Thursday, March 30, 2006

Milwaukee County Files Important Lawsuit

A $100 million lawsuit filed by Milwaukee County yesterday against the actuarial company that gave support to the infamous county pension deal of 2000 is significant. If the county can recoup that money, it would go a long way toward helping its fiscal position.

I have no idea how long these cases usually take, but considering the Mercer Human Resource Consulting firm generates annual revenues of $12 billion, I imagine it has plenty of time and money to spend on its defense.

What’s really amazing in the Milwaukee Journal-Sentinel article on the lawsuit are a couple of quotes that come toward the end.

When the pension deal was making its way through the approval process back in October 2000, the county personnel director at the time, Gary Dobbert, explained to the Pension Study Commission how the plan would be cost-neutral based upon the actuarial projections of Mercer.

If there would’ve been any hints at the time that the plan wouldn’t be cost neutral, it’s likely it would’ve been shot down by the Pension Study Commission. As it was, the plan passed the commission by a narrow margin and then went on to pass the county board shortly thereafter.

A Mercer actuary, Dennis Skelly, was present at the meeting with the Pension Study Commission. Skelly later testified that he wasn't aware his firm had ever investigated the cost-neutrality of certain important aspects of the pension plan--he claimed to be "surprised" when Dobbert made this assertion before the Pension Study Commission.

So when asked by investigators why he didn’t speak up at the October 2000 meeting and correct Dobbert, he explained that he “didn’t want to make Dobbert look stupid.”

And if that one doesn’t get you, try this one on for size by another one of the Mercer actuaries, Glenn Soderstrom, who did choose speak his mind at the Pension Study Commission meeting.

Soderstrom bluntly promised the commission in October 2000: “There is some degree of uncertainty, but I am convinced I will never come to you and tell you, ‘Supervisor, please pony up $20 million next year.’ You would have the right to kick me in the rear end on that account because I think we would have warned you about the potential and surprises.”

As it turns out, after the pension deal was brokered the Pension Board only had to ask the county supervisors for $20 million once in 2003.

The next year it had to ask for $44 million.

Where do you suppose he should let us kick him for that one?

3 Comments:

Blogger WatchdogMilwaukee.com said...

Oh, what's that, is it... well yes it is.

It's the sound of vindication.

And the clouds part, and the angels sing....

Ok, maybe today I've got a bit of a flair for the dramatic but now I can ask stupid people who accusingly inquire me why I voted for the pension plan, why they're idiots and when did they realize that they were idiots?

Mercer and his actuaries knew. One of the things that burns me is that now Walker knows that the entire basis for his rise to power was fraud. I already know the board didn't know and it's safe to say that Ament didn't know.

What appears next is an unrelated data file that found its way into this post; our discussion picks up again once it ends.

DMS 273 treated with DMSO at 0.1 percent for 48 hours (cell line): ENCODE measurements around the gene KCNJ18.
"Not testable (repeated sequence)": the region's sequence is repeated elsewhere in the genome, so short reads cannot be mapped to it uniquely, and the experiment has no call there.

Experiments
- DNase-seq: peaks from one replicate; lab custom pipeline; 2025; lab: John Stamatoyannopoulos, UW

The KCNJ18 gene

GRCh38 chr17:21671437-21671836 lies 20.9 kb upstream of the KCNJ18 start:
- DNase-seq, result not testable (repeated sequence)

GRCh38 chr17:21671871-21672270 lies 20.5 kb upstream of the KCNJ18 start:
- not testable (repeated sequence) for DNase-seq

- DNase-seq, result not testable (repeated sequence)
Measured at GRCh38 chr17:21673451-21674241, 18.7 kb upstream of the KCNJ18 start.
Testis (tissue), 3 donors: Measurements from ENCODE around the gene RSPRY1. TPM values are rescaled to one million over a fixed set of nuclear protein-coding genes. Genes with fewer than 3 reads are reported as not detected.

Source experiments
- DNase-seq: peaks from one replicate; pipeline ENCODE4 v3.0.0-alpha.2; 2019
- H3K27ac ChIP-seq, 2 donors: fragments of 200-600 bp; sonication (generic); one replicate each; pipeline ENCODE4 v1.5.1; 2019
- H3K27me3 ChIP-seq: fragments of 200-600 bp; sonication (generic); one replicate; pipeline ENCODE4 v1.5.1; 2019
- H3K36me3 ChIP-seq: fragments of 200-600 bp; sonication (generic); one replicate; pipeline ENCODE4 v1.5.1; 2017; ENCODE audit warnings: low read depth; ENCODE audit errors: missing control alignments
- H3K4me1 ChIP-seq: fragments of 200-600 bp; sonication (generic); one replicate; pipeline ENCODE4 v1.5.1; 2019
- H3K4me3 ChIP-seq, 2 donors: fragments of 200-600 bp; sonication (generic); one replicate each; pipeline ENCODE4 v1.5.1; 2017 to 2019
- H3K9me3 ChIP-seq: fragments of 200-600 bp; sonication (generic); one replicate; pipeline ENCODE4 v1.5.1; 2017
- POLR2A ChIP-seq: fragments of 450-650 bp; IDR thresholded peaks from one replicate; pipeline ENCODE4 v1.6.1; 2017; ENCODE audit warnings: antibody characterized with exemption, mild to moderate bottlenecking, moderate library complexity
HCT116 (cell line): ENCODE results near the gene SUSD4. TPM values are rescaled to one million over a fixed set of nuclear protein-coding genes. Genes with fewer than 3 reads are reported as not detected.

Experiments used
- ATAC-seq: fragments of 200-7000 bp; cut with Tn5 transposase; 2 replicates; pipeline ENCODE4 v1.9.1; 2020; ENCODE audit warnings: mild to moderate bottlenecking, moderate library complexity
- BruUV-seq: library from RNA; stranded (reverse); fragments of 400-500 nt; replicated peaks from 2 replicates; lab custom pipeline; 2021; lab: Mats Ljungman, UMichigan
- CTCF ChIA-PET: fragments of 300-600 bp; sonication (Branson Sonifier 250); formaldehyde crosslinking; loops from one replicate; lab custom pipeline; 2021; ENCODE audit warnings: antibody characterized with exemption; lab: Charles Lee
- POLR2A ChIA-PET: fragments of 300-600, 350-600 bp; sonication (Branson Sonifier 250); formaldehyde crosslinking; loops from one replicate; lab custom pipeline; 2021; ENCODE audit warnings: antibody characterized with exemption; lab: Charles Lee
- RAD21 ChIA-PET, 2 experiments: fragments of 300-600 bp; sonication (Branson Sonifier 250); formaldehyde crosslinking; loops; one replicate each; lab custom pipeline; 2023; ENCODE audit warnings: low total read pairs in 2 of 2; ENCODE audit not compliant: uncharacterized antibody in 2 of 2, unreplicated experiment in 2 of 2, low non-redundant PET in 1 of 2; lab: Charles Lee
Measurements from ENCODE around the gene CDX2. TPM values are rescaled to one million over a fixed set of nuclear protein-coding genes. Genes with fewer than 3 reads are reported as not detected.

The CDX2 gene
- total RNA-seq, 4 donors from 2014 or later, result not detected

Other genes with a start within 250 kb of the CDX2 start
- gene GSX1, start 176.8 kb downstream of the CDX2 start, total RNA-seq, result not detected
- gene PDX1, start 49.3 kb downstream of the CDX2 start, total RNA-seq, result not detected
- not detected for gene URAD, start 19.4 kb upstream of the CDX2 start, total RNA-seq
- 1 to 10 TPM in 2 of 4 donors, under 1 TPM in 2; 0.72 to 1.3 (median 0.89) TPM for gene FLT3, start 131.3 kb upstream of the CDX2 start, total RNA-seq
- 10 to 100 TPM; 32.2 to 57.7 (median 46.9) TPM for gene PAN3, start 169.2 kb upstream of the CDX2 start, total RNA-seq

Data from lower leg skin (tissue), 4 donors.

If Walker admits that Ament didn't know, he's admitting that his misdirected bashing of the last four years was bullshit. His career is over. If he comes out and says he was wrong (fat chance) the county may be back on the right footing financially (if they also win the Mercer lawsuit) but Walker will be seen as a demogogue.

This has podcast written all over it. How about you, me and Jason team up to podcast this?

March 30, 2006  
Blogger Robola said...

Nice catch, Zach! I'm going to link to your story later today, along with Jim's comments. This deserves much more attention in the blogosphere than it appears to have received.

March 30, 2006  
Blogger Seth Zlotocha said...

Thanks, Robola. I agree it's a story that’s not getting enough coverage in the blogosphere.

As Jim points out, the ramifications are big--both in terms of the fiscal position of the county and the political atmosphere, as well.

Not only did Walker get quite a boost from the story, but the reputation of Sykes and Belling increased greatly with their attacks on Ament and the county board. And it created a well for them that they haven't been shy about going back to repeatedly on other issues related to the county government and other governments, as well.

If it turns out the board and potentially even Ament were deceived into approving the plan by Mercer, then that would fundamentally change the legacy and political significance of the deal.

I'd be happy to join in a podcast on the issue, Jim.

I've just recently started investigating the background of the story since I wasn't living in Milwaukee when it originally took place (I was off at college), but I'm doing my best to play catch up now. I probably won't have as much to add as you and Jason, but I'm certainly willing to participate.

March 30, 2006  

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